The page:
TWTR Stock: Has Twitter Inc Finally Bottomed?

TWTR StockTwitter Inc (NASDAQ:TWTR) stock is facing the biggest challenge since its initial public offering (IPO). But if the company manages to get over this hurdle, Twitter stock could become attractive again.

Allow me to explain.

There is no other way to put it: Twitter’s user growth has slowed and investors do not like that. After early adopters and technology enthusiasts signed up, the company is having trouble finding new users.

The reason is simple: Twitter is yet to convince the mass market of its value.


For user growth to pick up again, the company needs to improve the product and convey its value to the mass market. Luckily, that’s exactly what the company is doing.

Twitter Improving Product Appeal

The steps might be small. But if you look at the recent features added to the social media platform, you’d see that they could make Twitter more appealing to both existing and new users.

For instance, Twitter introduced an algorithmic timeline. In the past, tweets were always displayed in reverse chronological order. Now, if you open Twitter after being away for a while, the top Tweets you see are those that Twitter believes you care about most. The rest of the Tweets will be displayed underneath in reverse chronological order, just like before.

Not all users are going to like algorithmic timelines. But you can easily turn off this feature in your account/app settings.

Note that Twitter is not the first social media company to adopt algorithmic timelines. Facebook Inc (NASDAQ:FB) has been using algorithmic timelines for its users’ newsfeeds for years and has grown tremendously during the process.

In fact, according to Bret Taylor, former chief technology officer at Facebook, people love algorithmic timelines.

“Algorithmic feed was always the thing people said they didn’t want but demonstrated they did via every conceivable metric. It’s just better,” Taylor wrote in a tweet.

Twitter is also building a new feature that would allow users to post much longer tweets. Instead of limiting tweets to 140 characters, the company could extend the limit to as many as 10,000 characters. (Source: “Twitter Considering 10,000-Character Limit for Tweets,” Re/Code, January 5, 2016.)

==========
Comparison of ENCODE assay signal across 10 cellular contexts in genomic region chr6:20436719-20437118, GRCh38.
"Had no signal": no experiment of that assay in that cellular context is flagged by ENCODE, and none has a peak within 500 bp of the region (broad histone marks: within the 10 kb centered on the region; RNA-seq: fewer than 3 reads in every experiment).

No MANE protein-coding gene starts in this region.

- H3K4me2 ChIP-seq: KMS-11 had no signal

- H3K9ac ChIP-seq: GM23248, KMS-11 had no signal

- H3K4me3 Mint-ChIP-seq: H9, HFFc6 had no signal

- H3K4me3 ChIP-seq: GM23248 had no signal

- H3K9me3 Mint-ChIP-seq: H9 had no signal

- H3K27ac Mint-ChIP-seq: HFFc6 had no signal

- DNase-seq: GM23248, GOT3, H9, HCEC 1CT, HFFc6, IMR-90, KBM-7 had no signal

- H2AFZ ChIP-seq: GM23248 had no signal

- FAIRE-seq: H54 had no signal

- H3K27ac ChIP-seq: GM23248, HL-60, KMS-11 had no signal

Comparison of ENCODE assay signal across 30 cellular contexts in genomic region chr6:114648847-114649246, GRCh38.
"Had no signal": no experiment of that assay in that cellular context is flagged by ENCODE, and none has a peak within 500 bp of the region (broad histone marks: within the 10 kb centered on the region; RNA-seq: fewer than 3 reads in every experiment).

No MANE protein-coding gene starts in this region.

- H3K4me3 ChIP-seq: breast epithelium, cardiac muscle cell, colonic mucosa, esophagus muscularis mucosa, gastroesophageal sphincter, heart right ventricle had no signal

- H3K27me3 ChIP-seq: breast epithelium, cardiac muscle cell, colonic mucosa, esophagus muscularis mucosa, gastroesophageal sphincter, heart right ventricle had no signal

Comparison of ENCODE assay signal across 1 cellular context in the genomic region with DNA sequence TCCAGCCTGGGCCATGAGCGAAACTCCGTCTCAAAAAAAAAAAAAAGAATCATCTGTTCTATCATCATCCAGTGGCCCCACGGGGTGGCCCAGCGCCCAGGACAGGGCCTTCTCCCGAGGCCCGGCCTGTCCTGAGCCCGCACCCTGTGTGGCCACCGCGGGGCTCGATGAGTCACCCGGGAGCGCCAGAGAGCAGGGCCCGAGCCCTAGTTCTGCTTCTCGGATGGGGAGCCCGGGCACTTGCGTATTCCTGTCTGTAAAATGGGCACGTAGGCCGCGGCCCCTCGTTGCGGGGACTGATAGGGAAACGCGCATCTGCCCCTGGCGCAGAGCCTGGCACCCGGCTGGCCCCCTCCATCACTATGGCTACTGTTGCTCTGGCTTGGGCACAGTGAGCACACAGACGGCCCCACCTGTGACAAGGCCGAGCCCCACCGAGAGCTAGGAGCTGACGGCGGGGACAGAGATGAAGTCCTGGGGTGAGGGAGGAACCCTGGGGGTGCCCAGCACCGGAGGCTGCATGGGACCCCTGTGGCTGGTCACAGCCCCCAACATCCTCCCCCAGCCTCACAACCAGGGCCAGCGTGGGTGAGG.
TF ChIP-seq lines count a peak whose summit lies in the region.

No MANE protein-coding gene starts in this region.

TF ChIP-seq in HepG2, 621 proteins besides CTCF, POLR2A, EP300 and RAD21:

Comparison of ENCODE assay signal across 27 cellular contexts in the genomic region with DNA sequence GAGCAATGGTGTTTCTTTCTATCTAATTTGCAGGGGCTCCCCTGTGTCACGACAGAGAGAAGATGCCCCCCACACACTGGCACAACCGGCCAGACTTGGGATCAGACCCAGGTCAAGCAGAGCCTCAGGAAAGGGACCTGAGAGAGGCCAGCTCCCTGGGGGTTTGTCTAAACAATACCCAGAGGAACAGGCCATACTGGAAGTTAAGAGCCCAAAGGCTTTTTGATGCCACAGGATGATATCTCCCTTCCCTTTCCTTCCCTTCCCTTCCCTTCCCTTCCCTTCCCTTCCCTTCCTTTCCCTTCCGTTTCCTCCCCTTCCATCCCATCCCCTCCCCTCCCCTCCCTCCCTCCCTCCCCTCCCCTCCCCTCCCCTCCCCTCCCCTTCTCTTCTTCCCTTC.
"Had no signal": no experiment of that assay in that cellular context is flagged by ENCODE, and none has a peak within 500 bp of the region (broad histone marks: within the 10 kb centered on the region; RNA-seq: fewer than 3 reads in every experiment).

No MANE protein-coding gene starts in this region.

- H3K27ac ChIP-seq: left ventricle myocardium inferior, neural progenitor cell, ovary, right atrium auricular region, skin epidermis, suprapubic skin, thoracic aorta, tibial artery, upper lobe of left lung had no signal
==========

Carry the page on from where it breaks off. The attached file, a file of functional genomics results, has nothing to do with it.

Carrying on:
Some users might be unimpressed by this move. However, the new feature could really improve Twitter’s functionality and perhaps bring new users to the platform.

Let me give you an example: When Twitter co-founder and CEO Jack Dorsey wanted to put out a statement on Twitter regarding several executives’ decisions to leave, he had to post a picture of the text because the 140-character limit would not allow for such a long statement.

Moreover, allowing longer tweets would open up the service to an entirely new group of audience. In the past, Twitter has always been known as a microblogging platform. If it were to expand the character limit considerably, people who post longer essays on Facebook can also use it. But, of course, it still needs to keep that timely feel.

Small steps like these might not seem like much. But at least they indicate that the company is willing to do whatever it takes to address the most critical issue—the lack of mass-market appeal.

Improving product features is one thing, communicating the value of the product to consumers is another. And on that front, Twitter has just hired a veteran from Apple Inc. (NASDAQ:AAPL).

Natalie Kerris, a longtime communications executive at Apple, will be Twitter’s new vice president of communications, according to Jack Dorsey’s tweet on Monday.

Kerris has a solid track record as a public relations executive. She worked on the launches of iconic Apple products, including the “iPod,” “iPhone,” “iPad,” and the recent “Apple Watch.” For the past three years, Kerris was named to Business Insider’s top 50 PR people.

This is a big hire for Twitter because one of the company’s biggest challenges is to communicate the value of Twitter to consumers. With new product features and a new PR boss, Twitter might be able to expand its appeal.

The Bottom Line on TWTR Stock

Note that despite all the concerns about Twitter’s growth, the company did grow both its top line and bottom line in the most recent quarter. Revenue totaled $710 million in the fourth quarter of 2015, up 48% year-over-year. The company also made $0.16 in adjusted earnings per share, beating Wall Street’s expectation of $0.12 per share. (Source: “Twitter Q4 and Fiscal Year 2015 Shareholder Letter,” Twitter Inc, February 10, 2016.)

With new strategies in place, Twitter might be able to bring back user growth. Combining that with the company’s improving financials, the outlook for TWTR stock suddenly becomes brighter.